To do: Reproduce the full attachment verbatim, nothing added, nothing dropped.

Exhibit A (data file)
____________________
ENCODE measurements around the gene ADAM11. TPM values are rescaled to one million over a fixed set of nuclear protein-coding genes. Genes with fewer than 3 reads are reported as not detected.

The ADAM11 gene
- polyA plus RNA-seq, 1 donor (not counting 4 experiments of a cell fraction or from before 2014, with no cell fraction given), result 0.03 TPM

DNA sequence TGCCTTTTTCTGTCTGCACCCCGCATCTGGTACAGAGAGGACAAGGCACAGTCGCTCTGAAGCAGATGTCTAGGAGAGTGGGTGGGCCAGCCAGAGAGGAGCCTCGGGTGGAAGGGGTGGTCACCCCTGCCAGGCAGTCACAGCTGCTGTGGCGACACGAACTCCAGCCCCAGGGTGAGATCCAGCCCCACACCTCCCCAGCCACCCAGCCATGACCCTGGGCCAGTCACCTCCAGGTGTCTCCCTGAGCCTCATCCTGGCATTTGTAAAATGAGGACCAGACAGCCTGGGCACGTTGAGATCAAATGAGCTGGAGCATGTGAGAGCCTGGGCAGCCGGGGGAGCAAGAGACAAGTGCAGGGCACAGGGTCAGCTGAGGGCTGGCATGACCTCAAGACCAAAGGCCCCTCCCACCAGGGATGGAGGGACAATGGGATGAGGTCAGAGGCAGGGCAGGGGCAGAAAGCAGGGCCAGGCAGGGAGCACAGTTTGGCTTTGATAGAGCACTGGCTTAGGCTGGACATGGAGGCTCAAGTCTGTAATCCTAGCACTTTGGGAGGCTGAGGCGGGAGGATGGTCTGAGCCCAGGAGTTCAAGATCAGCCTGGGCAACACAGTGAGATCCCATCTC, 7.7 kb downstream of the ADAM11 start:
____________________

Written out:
ENCODE measurements around the gene ADAM11. TPM values are rescaled to one million over a fixed set of nuclear protein-coding genes. Genes with fewer than 3 reads are reported as not detected.

The ADAM11 gene
- polyA plus RNA-seq, 1 donor (not counting 4 experiments of a cell fraction or from before 2014, with no cell fraction given), result 0.03 TPM

DNA sequence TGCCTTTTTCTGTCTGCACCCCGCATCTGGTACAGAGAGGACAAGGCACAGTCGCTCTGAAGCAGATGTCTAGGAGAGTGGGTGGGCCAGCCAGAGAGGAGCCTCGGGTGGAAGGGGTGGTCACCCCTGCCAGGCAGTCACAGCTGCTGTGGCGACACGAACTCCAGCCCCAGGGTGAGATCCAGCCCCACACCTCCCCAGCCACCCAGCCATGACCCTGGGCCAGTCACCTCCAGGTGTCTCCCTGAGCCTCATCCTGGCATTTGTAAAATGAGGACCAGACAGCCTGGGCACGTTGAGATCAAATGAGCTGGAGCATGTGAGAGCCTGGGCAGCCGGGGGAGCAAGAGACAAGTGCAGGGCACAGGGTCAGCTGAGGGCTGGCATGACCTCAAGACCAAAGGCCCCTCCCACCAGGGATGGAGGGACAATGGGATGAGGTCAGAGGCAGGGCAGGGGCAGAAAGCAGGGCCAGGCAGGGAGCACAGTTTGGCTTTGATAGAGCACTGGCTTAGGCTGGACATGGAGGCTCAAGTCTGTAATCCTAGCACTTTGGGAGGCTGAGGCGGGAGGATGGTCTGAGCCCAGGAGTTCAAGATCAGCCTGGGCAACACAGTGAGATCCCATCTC, 7.7 kb downstream of the ADAM11 start: